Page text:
To start with, the Gilets Jaunes were just a passing nuisance. Then they were right-wing extremists, or left-wing extremists if the message was being aimed at a right-wing audience. After that, they were violent thugs and village idiots. Then it was all a flop and dying out. Then they were suddenly threatening armed revolution. They subsequently switched back to being fascists again, maybe of the elusive “red-brown” variety evoked by neoliberals everywhere in their desperate attempts to equate far left with far right and present themselves as the only safeguard against the horrors of so-called “populism”.
Again and again, the well-groomed and arrogant faces of the Parisian elite appeared to inform the French people that they were nothing but uneducated riff-raff who deserved to be shot and telling them to pack it all in. But nobody was watching TV on the roundabouts.
The media even wheeled out the tired old spectre of the Le Pen family once again, with inflated reports of how they were poised to come to power. It’s a great double-act for the capitalists, the old nice-nasty routine: support capitalism or you get fascism.
While there have been howls of media outrage over every flower-pot thrown towards the serried ranks of armour-plated riot cops, the huge levels of brutal violence inflicted by the police themselves have been sidelined or even ignored.
Individual cops have complained publicly that the instructions for this violence – by means of tear gas, rubber bullets, water cannon, grenades or just good old-fashioned beating and kicking – are political and have come straight from the state.
RÉPRESSION CONTRE LES GILETS JAUNES : UN POLICIER MET EN CAUSE LE GOUVERNEMENT
"Le message envoyé par le gouvernement c'est : on veut aller à la confrontation, on ne veut plus éviter la répression, tout est mis en place pour que ça dégénère". Alexandre Langlois, @VIGI_MIpic.twitter.com/wpGlX7T0Je
The system has given orders for the Gilets Jaunes to be left bloodied in the road, handless or eyeless in several cases. The system has given orders for its media to pretend this just isn’t happening.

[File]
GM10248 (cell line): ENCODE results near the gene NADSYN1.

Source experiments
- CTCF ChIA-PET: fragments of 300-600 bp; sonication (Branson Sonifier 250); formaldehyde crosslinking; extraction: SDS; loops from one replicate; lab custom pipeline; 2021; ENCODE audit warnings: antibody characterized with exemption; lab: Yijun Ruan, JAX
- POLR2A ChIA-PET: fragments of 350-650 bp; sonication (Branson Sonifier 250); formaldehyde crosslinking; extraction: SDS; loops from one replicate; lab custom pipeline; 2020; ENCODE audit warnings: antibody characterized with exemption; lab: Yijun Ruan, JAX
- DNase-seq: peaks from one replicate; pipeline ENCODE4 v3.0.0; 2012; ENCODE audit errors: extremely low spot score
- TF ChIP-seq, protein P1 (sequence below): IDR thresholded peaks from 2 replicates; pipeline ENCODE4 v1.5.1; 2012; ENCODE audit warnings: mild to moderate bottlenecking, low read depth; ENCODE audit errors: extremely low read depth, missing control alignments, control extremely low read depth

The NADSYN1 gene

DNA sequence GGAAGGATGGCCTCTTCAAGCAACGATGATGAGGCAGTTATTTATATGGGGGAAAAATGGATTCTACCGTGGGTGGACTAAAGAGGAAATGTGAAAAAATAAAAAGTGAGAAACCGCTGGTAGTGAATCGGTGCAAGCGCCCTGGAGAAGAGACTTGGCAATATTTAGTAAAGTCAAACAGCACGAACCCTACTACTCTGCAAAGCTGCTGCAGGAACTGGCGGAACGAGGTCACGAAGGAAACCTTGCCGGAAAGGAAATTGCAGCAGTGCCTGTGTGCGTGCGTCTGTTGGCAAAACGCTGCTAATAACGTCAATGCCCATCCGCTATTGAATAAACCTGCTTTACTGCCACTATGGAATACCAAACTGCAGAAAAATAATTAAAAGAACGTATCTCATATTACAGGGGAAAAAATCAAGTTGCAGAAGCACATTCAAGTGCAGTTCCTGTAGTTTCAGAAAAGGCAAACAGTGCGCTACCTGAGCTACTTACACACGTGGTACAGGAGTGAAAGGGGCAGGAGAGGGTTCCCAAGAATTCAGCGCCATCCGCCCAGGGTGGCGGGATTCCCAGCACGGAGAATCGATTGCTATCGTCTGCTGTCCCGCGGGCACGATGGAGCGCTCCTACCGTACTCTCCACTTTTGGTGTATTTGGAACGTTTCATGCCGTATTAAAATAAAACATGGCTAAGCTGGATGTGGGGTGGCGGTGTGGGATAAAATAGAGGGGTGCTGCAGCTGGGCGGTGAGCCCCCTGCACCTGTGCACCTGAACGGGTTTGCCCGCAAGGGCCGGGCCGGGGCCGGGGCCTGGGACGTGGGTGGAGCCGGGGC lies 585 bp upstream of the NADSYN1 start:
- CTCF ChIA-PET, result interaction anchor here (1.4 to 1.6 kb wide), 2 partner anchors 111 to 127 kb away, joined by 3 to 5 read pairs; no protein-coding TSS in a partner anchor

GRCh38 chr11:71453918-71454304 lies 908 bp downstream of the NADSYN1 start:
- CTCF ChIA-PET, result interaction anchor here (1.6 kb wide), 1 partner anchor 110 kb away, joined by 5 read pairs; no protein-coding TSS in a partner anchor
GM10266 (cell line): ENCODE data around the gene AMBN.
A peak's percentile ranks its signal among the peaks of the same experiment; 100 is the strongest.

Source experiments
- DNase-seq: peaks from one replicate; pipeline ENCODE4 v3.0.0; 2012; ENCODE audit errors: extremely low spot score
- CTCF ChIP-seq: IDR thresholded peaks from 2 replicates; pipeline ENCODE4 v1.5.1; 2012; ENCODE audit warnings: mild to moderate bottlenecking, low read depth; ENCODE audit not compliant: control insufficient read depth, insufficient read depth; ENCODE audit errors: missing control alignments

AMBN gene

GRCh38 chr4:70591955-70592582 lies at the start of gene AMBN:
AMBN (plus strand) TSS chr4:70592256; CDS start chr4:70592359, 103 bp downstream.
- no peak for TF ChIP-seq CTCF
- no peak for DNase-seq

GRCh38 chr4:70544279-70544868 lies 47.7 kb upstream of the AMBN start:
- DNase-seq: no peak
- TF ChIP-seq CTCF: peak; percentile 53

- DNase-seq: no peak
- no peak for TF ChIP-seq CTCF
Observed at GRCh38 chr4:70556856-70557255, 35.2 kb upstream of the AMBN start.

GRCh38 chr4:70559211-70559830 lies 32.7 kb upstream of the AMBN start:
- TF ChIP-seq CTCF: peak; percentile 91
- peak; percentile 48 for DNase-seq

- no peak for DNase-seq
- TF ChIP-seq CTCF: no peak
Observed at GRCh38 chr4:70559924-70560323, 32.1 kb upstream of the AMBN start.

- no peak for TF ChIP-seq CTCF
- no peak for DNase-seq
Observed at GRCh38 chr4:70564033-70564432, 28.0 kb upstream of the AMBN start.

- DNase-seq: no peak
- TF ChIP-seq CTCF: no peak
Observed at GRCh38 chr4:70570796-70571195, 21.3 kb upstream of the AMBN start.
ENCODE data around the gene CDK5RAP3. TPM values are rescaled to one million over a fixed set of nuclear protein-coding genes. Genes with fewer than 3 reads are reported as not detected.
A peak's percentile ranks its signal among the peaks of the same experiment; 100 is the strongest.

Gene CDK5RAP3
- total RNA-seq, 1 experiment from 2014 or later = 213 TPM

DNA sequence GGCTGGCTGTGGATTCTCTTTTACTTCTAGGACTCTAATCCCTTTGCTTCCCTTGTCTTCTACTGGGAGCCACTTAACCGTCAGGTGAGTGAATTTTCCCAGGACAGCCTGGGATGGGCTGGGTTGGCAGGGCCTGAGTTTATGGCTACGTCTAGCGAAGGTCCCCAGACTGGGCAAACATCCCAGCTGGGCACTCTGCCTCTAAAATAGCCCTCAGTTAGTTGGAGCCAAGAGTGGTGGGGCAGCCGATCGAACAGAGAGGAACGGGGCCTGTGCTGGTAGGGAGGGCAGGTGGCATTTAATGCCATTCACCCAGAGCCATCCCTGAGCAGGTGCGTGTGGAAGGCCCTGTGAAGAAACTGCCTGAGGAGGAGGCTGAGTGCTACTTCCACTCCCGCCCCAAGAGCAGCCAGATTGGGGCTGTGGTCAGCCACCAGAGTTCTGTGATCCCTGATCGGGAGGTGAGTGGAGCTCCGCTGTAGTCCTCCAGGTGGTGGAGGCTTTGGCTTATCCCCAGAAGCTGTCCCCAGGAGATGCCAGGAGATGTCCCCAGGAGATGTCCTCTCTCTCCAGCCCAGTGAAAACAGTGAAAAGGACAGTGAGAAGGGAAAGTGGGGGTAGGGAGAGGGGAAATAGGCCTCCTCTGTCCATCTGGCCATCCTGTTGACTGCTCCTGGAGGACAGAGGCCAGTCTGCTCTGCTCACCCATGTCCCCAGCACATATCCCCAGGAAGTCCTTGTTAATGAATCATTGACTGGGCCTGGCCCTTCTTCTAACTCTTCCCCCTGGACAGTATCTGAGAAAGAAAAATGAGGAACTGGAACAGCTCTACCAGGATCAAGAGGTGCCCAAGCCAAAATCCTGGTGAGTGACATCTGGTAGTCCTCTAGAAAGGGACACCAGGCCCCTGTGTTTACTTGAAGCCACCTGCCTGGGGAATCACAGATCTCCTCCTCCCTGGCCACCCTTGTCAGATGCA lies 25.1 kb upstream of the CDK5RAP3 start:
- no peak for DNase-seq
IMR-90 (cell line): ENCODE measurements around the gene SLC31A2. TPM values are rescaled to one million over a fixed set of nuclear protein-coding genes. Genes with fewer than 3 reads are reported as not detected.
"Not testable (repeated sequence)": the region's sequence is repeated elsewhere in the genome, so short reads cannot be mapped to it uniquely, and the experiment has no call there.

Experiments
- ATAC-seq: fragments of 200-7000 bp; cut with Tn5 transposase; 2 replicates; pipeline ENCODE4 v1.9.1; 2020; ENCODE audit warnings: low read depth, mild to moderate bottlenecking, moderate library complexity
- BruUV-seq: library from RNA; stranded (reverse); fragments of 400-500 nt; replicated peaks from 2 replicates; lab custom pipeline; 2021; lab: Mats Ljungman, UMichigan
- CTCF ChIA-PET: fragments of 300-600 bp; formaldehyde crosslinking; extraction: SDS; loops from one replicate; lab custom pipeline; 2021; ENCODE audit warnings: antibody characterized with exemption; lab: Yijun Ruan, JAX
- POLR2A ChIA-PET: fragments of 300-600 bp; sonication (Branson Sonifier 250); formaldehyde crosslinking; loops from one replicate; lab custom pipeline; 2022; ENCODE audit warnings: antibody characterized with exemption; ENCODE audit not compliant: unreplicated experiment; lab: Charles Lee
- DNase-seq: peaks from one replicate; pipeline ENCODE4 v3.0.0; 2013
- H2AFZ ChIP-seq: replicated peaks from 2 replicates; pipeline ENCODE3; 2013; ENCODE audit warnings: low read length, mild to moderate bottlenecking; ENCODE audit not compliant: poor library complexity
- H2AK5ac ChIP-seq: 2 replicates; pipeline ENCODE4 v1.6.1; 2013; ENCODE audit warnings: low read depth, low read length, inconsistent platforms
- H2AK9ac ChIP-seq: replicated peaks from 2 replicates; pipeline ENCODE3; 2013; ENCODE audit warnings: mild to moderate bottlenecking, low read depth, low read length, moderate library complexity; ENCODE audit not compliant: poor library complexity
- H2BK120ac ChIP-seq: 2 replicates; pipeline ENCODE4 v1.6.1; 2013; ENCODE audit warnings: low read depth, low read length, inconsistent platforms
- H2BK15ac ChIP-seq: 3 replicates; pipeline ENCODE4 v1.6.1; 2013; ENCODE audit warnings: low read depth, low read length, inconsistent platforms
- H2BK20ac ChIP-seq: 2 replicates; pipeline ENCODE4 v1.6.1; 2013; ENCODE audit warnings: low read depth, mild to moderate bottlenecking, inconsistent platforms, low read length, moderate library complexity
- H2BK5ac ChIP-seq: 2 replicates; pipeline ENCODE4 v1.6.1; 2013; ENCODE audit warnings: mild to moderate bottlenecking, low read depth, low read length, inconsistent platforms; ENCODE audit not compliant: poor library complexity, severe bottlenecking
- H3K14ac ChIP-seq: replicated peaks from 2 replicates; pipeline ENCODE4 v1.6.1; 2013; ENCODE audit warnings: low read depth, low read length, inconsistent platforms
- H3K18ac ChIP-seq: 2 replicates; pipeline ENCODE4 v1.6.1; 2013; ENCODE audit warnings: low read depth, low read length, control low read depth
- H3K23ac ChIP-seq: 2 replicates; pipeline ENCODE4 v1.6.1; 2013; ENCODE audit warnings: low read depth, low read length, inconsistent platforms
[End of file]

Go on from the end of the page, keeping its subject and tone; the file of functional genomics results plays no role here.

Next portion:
And people have seen that. Millions of people have seen it and seen through it. The system has played its hand and it cannot keep playing it again and again with the results that it expects.
This is the scenario it fears most. The scenario in which the hologram illusion of democracy projected by its vast range of propaganda techniques flickers and disappears from the minds of the people.
Instead they see reality as it, as it has been for a long time: a criminal gang of professional liars, manipulators and thieves successfully holding millions of people in a state of thralldom, and being prepared to use unlimited violence to hold on to their power.
It is not just in France that the system is afraid of losing control, although the population there seem to be several steps ahead of others in their awareness of what is going on and their courage in actually trying to do something about it.
That is why for years the system has been infiltrating radical political movements – and often sabotaging them from within so they can never successfully mobilise against its domination.
That is why it is rolling out products like NewsGuard to filter internet intervention and try and make sure only the system’s version of reality, the system’s views, can reach the public.
That is why it is constantly removing pages and accounts from social media, policing the internet to try to ensure that small voices of dissent can no longer be heard, while claiming that this insidious censorship is all about countering “fake news”.
That is why journalists who help whistleblowers expose the system’s crimes and manipulations are not only targeted by the system’s police but mercilessly smeared by the system’s faithful media lackeys.
But can the system ever really regain full-spectrum narrative domination and get all that information toothpaste neatly back into the mind-control tube?